At a time when the news is filled with political campaigns accusing each other of exhibiting divisive behavior and tactics, there is one piece of legislation on Gov. Brown’s desk that is actually bringing organizations together. Senate Bill 1062, by Senator Ricardo Lara (D-Bell Gardens) asks California to follow the lead of the cities of Los Angeles and Oakland by banning the use of a sharp device designed to inflict pain for the purpose of training or controlling the behavior of elephants.
Elephants are taught when they are very young to fear what’s called a “bullhook”– and those who wield them – by being poked, prodded, or struck with this instrument, and sometimes worse in sensitive areas causing them physical and emotional harm. Animal protection and humane organizations, conservation groups and California’s accredited zoos all strongly support Senator Lara’s bill.
Zoos have found that keepers don’t have to wield a sharp and potentially abusive tool while standing next to an elephant to get the animal to comply.
SB 1062 recently passed the Legislature with strong bi-partisan support. Last year he vetoed a similar bill because it made a violation of the ban a crime—and the governor has been reluctant to create new categories of crimes. In contrast, this year’s bill levies civil fines and allows for possible permit revocation for those who use a bullhook or similar device with an elephant after January 1, 2018.
Elephants in human care should be managed through what’s called “protected contact” according to professionals from zoos accredited by the Association of Zoos & Aquariums (AZA) and wildlife veterinarians. Under protected contact there is always a barrier between the elephants and the keepers; they never share the same space. Experts who have transitioned elephants from bullhook management say this recommended practice is safer and still allows for a full range of elephant care. Opponents of the bill insist that bullhook training is necessary to control an elephant. But zoos have found that keepers don’t have to wield a sharp and potentially abusive tool while standing next to an elephant to get the animal to comply. Handlers can easily use positive reinforcement from a protected distance to work with an elephant. Today, protected contact is required at AZA zoos across the country.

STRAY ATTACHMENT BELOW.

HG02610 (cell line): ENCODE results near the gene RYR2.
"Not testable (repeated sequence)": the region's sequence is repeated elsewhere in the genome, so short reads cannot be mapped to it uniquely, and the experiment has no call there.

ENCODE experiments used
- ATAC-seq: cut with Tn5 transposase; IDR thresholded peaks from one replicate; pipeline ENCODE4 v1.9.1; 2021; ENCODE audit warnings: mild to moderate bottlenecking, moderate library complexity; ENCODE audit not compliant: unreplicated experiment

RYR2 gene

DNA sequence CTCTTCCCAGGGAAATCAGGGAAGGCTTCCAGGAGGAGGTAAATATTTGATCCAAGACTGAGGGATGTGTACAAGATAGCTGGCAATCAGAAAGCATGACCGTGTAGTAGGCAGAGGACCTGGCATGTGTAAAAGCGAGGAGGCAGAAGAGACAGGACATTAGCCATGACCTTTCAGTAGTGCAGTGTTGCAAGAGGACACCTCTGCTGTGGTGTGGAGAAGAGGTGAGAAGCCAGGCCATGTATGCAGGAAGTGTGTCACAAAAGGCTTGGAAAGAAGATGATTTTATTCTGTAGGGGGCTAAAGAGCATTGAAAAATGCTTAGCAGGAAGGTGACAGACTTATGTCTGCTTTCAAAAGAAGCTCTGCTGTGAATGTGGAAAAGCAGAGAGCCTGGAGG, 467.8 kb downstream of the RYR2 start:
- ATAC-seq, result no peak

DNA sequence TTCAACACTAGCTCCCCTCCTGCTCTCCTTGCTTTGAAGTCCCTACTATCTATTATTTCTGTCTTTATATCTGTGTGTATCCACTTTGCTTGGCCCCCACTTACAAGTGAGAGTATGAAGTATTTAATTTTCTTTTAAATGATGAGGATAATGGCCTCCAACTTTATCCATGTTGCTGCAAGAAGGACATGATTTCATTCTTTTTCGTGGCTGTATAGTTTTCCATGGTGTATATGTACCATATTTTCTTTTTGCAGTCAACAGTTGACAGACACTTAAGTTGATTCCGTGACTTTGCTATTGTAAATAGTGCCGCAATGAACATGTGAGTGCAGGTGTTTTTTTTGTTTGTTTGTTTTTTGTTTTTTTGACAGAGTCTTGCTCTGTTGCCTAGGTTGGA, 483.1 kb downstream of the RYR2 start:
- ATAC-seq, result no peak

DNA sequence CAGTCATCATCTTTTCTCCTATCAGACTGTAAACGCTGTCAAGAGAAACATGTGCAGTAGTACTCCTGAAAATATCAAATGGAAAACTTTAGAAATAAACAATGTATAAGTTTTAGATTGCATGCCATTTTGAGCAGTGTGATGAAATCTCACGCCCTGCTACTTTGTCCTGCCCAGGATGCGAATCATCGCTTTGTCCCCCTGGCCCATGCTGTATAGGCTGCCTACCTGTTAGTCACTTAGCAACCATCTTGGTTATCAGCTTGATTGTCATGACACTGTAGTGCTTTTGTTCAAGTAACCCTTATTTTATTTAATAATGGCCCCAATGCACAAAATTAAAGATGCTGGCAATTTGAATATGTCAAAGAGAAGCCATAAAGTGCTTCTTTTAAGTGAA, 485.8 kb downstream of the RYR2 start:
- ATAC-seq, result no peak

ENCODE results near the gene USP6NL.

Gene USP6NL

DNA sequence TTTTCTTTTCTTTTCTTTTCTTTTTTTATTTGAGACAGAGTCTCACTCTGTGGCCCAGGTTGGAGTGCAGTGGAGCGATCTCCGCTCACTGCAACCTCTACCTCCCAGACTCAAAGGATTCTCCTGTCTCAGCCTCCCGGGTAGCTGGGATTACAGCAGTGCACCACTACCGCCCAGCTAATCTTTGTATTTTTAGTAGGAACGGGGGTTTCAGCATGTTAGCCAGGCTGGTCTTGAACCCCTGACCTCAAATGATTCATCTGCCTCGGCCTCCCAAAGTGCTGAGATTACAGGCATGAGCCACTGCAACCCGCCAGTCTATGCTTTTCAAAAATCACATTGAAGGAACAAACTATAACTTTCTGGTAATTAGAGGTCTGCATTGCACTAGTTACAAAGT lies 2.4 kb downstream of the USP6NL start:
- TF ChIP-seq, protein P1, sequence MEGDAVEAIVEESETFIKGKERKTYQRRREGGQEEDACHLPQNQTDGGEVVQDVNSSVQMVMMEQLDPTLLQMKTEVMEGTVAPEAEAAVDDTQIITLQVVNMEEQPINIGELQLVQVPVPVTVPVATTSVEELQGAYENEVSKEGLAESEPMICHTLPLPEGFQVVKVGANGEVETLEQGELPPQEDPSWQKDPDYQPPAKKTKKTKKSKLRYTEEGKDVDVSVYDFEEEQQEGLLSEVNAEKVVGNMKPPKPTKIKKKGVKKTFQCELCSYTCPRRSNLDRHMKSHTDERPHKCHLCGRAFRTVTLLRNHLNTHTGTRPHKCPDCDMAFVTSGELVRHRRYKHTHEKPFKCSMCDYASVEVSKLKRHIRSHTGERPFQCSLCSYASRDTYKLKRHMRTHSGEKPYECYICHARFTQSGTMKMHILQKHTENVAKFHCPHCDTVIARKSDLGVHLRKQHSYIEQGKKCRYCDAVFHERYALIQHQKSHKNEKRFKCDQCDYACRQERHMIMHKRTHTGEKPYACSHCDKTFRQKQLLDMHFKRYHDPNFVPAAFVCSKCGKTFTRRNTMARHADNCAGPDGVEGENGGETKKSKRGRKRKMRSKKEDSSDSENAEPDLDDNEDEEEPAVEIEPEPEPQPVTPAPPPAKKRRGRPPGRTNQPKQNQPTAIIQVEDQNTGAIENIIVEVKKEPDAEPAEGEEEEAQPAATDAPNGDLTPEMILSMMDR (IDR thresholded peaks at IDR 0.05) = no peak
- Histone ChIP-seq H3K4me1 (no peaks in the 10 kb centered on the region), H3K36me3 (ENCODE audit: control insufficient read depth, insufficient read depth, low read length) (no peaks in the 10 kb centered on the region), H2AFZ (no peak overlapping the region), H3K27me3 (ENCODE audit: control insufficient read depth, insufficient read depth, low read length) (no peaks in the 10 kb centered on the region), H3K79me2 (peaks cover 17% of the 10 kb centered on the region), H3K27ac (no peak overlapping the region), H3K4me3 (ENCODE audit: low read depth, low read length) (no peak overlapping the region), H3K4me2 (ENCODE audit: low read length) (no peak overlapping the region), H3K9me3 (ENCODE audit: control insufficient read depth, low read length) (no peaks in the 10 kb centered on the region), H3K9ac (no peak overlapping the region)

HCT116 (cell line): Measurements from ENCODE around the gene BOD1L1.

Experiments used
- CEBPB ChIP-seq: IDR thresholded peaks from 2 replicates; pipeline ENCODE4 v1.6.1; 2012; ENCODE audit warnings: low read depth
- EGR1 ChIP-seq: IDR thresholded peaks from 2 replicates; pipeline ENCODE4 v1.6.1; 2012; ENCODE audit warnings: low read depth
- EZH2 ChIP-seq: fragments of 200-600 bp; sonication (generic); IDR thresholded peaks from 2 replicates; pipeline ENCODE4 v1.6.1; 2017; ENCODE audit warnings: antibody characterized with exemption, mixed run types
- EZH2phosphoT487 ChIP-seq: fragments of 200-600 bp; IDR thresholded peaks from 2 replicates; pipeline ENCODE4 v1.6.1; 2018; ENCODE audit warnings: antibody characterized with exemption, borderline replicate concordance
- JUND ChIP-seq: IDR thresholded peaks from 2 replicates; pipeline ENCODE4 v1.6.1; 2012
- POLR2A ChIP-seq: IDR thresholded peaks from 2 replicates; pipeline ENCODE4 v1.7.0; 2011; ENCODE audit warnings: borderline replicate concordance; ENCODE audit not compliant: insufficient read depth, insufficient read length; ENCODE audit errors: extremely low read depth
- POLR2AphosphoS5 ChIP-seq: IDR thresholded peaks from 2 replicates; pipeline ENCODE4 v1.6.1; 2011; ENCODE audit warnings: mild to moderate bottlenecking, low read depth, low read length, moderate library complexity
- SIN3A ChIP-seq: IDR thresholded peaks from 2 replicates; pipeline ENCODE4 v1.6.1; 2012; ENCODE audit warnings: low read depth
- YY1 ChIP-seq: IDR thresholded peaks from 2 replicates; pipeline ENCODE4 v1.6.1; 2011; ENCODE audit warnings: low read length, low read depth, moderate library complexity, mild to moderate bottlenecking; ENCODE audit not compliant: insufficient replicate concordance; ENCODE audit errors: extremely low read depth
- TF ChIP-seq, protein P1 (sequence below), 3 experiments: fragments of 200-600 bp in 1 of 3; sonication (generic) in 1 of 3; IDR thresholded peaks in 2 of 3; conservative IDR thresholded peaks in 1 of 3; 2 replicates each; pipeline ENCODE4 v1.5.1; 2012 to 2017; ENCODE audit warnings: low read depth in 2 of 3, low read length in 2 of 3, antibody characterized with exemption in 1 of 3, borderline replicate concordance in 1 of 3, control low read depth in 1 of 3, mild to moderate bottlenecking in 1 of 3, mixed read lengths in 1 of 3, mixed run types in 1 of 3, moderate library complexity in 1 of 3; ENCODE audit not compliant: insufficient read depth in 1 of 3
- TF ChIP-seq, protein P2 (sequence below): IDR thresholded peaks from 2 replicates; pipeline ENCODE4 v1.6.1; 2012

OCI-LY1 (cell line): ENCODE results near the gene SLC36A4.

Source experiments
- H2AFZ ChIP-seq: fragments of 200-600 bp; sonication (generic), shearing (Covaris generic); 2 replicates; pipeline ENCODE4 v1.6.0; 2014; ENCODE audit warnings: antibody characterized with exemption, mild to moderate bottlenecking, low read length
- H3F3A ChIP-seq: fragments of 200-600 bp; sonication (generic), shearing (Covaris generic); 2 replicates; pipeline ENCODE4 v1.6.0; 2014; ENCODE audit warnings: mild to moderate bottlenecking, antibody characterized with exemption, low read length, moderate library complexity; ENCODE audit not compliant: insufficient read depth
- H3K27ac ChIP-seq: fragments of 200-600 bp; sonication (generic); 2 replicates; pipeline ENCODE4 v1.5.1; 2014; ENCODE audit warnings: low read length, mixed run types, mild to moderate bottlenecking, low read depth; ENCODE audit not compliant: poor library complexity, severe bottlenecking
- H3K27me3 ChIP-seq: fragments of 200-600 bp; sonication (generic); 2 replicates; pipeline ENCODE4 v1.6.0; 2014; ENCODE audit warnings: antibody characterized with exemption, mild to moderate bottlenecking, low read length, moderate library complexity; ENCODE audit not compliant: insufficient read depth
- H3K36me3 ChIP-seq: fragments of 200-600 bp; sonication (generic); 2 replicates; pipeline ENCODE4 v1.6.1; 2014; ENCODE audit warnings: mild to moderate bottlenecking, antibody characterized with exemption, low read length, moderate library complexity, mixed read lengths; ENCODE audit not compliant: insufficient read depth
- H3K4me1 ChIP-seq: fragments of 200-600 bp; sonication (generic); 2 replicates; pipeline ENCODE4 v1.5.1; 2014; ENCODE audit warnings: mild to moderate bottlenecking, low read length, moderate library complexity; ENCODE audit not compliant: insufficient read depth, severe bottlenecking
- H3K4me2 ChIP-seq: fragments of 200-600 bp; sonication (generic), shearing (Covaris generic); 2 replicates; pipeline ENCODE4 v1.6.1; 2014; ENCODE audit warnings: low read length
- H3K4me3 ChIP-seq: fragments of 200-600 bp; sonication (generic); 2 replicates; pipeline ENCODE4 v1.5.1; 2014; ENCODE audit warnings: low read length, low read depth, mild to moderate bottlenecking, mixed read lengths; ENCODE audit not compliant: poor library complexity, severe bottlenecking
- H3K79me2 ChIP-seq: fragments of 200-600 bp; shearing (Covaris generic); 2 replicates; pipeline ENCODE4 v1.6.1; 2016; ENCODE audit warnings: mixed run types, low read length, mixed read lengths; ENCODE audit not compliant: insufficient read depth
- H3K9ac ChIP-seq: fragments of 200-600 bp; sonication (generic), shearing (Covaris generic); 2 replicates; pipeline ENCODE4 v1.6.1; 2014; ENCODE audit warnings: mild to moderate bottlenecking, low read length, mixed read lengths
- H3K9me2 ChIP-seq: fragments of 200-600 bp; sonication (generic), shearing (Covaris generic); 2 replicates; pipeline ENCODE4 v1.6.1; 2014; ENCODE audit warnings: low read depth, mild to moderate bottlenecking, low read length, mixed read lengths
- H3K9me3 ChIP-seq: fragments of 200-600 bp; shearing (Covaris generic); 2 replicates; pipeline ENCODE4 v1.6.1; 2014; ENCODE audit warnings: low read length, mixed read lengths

Elephants are classified as a restricted species under the Fish & Game Code in California. No one has a right to possess one – permits to do so come with certain responsibilities. SB 1062 is a reasonable imposition to place on those granted that privilege and the time prior to enactment is sufficient to transition elephants and businesses to a new management model.
Advocates and elephant professionals are united in support of this progressive legislation. And it’s heartening to see that many legislators are as well. Enacting SB 1062 is in the best interest of the elephants that call California “home.”
Ed’s Note: Rich Block is president of the California Association of Zoos and Aquariums and executive director of the Santa Barbara Zoo. Jennifer Fearing is a legislative advocate for The Humane Society of the United States and other animal protection organizations.